For some additional context, Noah Dickerson in a relative down year this past season averaged 12.3 points, 7.5 rebounds, 0.6 blocks, 55.6% FG, and 68.8% FT. The average freshman stud 5-star big man put up a line that was essentially Noah Dickerson on offense and a much better rim protector on defense. That’s already a pretty solid outcome and I think most fans would be reasonably happy with it.

However, that data set includes a couple of players who didn’t see nearly the playing time as we would expect from a healthy Stewart because of injury or under-performance. So let’s throw out anyone who played less than half their team’s minutes. All of those were due to injury concerns except for the Kansas pair of Cheick Diallo and Cliff Alexander who didn’t play much simply because Adidas paid them to go there but Bill Self didn’t actually want them.

As you would expect, the numbers go up. The new average per game stat line: 15.2 points, 9.1 rebounds, 2.0 blocks, 56.6% FG, 64.6% FT. For a recent Pac-12 equivalent those are just about the same as USC’s Nick Rakocevic this past season who averaged 14.7 and 9.3 as a junior this past season. Rakocevic is a good player but if Stewart lives up to the billing of most college ready big man in all of high school basketball then I don’t think it’s unreasonable to expect that he would be better than that.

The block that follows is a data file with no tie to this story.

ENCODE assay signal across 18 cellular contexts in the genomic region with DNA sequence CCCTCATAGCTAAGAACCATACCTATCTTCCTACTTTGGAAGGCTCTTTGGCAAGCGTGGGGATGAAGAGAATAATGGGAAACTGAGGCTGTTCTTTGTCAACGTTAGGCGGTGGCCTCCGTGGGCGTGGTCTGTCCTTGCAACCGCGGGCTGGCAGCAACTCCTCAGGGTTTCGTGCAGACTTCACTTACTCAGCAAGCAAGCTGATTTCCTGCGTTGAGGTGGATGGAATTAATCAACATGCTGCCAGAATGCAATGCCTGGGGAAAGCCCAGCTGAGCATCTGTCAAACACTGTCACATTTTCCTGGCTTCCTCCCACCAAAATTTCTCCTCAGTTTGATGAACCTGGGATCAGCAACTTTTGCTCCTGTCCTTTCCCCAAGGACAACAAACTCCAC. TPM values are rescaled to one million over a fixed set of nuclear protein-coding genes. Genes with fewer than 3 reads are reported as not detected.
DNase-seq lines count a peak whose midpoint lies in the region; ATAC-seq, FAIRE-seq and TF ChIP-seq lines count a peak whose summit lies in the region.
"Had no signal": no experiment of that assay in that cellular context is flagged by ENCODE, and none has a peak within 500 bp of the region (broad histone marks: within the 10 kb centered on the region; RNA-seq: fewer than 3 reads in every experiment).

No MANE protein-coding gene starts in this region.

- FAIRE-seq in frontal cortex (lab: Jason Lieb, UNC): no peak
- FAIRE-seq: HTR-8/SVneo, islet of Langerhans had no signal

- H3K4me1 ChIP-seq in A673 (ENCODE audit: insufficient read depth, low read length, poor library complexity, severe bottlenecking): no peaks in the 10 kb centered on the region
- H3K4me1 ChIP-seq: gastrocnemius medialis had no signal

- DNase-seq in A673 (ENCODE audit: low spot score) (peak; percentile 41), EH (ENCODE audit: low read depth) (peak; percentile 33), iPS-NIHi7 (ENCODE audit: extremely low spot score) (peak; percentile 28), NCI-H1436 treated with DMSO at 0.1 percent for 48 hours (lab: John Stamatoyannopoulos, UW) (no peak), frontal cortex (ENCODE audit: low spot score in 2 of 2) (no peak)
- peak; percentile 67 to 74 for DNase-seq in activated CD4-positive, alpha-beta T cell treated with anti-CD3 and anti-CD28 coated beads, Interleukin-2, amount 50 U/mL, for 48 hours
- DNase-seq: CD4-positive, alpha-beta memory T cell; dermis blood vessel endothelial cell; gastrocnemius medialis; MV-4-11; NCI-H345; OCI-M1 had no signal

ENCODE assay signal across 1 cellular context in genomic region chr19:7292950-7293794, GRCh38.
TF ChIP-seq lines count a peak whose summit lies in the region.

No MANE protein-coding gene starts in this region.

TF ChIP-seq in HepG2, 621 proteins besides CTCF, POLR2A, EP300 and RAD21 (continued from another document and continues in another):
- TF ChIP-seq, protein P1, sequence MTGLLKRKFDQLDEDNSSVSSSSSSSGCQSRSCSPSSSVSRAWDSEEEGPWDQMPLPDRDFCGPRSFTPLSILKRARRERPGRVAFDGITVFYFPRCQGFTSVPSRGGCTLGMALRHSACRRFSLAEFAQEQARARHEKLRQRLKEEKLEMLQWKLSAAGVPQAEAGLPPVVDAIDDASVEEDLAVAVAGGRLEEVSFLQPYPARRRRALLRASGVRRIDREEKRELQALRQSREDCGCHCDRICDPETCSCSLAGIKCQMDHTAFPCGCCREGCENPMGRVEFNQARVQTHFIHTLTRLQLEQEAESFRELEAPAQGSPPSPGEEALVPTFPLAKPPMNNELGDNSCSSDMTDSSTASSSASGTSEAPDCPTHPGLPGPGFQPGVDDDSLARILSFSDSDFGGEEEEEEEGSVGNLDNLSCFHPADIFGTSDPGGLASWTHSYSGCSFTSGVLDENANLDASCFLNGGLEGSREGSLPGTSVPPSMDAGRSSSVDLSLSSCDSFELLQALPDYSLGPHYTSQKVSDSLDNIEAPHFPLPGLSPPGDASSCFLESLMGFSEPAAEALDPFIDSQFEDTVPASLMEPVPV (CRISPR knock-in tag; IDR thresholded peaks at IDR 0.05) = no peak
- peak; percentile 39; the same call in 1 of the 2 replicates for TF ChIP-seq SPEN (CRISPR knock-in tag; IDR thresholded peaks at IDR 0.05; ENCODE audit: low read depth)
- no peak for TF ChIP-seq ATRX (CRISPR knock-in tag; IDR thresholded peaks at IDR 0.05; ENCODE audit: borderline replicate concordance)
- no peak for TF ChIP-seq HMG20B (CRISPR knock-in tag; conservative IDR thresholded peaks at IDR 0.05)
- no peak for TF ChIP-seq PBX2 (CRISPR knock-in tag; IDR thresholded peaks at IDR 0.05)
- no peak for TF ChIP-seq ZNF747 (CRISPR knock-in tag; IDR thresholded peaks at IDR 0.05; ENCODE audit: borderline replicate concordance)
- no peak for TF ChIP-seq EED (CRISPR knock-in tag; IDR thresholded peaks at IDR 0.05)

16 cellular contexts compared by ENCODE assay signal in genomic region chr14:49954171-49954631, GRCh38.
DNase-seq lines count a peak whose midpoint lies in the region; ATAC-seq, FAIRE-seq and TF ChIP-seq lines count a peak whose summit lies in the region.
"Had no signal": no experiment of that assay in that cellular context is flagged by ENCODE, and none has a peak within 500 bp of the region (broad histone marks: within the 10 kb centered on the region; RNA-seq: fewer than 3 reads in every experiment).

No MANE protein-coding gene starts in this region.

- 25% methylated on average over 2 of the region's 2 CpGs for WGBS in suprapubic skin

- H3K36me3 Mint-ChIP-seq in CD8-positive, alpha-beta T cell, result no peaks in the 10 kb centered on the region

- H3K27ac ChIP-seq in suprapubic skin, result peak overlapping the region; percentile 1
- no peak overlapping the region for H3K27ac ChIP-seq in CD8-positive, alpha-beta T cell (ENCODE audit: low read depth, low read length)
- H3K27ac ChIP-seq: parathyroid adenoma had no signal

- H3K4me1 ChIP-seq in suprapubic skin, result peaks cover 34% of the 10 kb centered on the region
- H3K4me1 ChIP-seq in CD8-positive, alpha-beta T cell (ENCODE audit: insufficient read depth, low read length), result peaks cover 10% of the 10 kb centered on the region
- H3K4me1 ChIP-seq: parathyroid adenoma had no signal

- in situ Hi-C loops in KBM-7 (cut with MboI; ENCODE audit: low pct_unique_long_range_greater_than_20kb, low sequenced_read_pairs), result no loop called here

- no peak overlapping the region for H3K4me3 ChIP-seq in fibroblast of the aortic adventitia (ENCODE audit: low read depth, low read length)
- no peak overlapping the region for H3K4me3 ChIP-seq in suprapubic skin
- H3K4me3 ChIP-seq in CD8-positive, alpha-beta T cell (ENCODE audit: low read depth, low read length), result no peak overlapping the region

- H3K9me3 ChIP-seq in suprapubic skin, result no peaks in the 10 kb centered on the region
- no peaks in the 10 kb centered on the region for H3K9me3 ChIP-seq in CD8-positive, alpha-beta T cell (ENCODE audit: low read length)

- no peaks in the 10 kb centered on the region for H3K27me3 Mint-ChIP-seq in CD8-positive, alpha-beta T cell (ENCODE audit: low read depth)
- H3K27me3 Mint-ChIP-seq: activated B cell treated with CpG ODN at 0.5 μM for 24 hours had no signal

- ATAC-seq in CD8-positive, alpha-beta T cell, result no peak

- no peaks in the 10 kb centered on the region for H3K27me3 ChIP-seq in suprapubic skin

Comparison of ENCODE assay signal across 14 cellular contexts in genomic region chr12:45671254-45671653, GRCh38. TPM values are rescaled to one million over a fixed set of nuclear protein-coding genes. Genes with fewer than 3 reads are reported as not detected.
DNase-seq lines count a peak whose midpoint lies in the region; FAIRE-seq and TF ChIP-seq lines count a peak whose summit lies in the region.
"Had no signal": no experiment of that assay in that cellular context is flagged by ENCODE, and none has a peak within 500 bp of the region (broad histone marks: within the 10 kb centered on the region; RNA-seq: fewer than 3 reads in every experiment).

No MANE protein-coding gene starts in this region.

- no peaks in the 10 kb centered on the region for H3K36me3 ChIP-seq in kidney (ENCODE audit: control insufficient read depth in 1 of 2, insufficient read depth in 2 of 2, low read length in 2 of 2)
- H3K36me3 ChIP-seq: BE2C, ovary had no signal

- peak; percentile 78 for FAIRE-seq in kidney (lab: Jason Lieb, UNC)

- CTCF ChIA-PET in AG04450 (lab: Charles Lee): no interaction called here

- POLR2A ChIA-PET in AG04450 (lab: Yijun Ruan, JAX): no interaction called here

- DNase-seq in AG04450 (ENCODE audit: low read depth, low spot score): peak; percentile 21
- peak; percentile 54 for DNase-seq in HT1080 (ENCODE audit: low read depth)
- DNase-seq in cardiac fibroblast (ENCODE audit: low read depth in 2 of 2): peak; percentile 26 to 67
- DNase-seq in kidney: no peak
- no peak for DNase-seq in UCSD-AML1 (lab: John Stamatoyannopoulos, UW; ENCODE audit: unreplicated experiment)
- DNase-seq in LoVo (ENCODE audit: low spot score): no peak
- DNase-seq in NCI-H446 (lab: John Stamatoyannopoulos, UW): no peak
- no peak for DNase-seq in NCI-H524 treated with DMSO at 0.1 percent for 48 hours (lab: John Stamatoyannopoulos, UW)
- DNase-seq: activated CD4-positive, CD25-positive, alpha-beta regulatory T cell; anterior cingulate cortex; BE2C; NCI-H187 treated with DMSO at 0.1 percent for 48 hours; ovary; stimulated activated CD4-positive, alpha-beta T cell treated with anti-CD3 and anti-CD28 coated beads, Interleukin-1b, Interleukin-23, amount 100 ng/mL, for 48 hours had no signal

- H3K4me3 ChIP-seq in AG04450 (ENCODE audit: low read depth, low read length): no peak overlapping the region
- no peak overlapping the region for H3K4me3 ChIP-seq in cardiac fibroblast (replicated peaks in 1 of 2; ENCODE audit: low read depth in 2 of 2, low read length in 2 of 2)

Of those initial 20 top-five big men, only 8 of them played at least half their team’s minutes and were in the top-three of the final recruiting rankings. Barring an injury it seems pretty difficult to imagine that Stewart won’t be a part of that group. Looking back at those 8 players it’s fairly easy to break them down into either offensive minded or defensive minded. 5 of the 8 averaged between 0.8 and 1.4 blocks per game. The other 3 all averaged between 3.7 and 4.7 blocks per game. Stewart is a good shot blocker with a 7’4 wingspan and above average athleticism but he’s not a complete freak of nature level shot blocker like those 3 (Anthony Davis, Nerlens Noel, Mo Bamba).